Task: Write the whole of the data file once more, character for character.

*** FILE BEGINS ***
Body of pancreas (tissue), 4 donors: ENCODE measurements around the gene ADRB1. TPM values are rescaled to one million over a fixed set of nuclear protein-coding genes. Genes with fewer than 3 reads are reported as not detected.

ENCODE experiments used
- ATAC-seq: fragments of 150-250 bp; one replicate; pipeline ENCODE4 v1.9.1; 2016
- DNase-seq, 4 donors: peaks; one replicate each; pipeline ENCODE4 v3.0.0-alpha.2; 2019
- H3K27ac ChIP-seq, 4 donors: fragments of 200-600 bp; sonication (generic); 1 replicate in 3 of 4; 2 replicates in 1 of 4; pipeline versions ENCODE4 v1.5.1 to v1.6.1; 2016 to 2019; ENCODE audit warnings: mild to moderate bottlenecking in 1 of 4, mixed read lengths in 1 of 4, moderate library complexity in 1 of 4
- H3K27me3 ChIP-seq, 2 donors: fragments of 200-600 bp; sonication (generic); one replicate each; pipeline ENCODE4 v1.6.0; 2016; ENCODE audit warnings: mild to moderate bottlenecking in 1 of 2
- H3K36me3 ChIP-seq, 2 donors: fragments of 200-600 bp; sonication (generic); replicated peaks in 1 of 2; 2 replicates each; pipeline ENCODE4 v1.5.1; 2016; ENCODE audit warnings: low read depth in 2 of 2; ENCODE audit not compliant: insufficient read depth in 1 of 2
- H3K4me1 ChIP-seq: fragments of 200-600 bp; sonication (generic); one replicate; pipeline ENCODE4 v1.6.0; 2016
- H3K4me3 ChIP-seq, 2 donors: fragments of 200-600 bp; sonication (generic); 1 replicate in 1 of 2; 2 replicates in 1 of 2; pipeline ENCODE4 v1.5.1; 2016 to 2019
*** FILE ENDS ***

Body of pancreas (tissue), 4 donors: ENCODE measurements around the gene ADRB1. TPM values are rescaled to one million over a fixed set of nuclear protein-coding genes. Genes with fewer than 3 reads are reported as not detected.

ENCODE experiments used
- ATAC-seq: fragments of 150-250 bp; one replicate; pipeline ENCODE4 v1.9.1; 2016
- DNase-seq, 4 donors: peaks; one replicate each; pipeline ENCODE4 v3.0.0-alpha.2; 2019
- H3K27ac ChIP-seq, 4 donors: fragments of 200-600 bp; sonication (generic); 1 replicate in 3 of 4; 2 replicates in 1 of 4; pipeline versions ENCODE4 v1.5.1 to v1.6.1; 2016 to 2019; ENCODE audit warnings: mild to moderate bottlenecking in 1 of 4, mixed read lengths in 1 of 4, moderate library complexity in 1 of 4
- H3K27me3 ChIP-seq, 2 donors: fragments of 200-600 bp; sonication (generic); one replicate each; pipeline ENCODE4 v1.6.0; 2016; ENCODE audit warnings: mild to moderate bottlenecking in 1 of 2
- H3K36me3 ChIP-seq, 2 donors: fragments of 200-600 bp; sonication (generic); replicated peaks in 1 of 2; 2 replicates each; pipeline ENCODE4 v1.5.1; 2016; ENCODE audit warnings: low read depth in 2 of 2; ENCODE audit not compliant: insufficient read depth in 1 of 2
- H3K4me1 ChIP-seq: fragments of 200-600 bp; sonication (generic); one replicate; pipeline ENCODE4 v1.6.0; 2016
- H3K4me3 ChIP-seq, 2 donors: fragments of 200-600 bp; sonication (generic); 1 replicate in 1 of 2; 2 replicates in 1 of 2; pipeline ENCODE4 v1.5.1; 2016 to 2019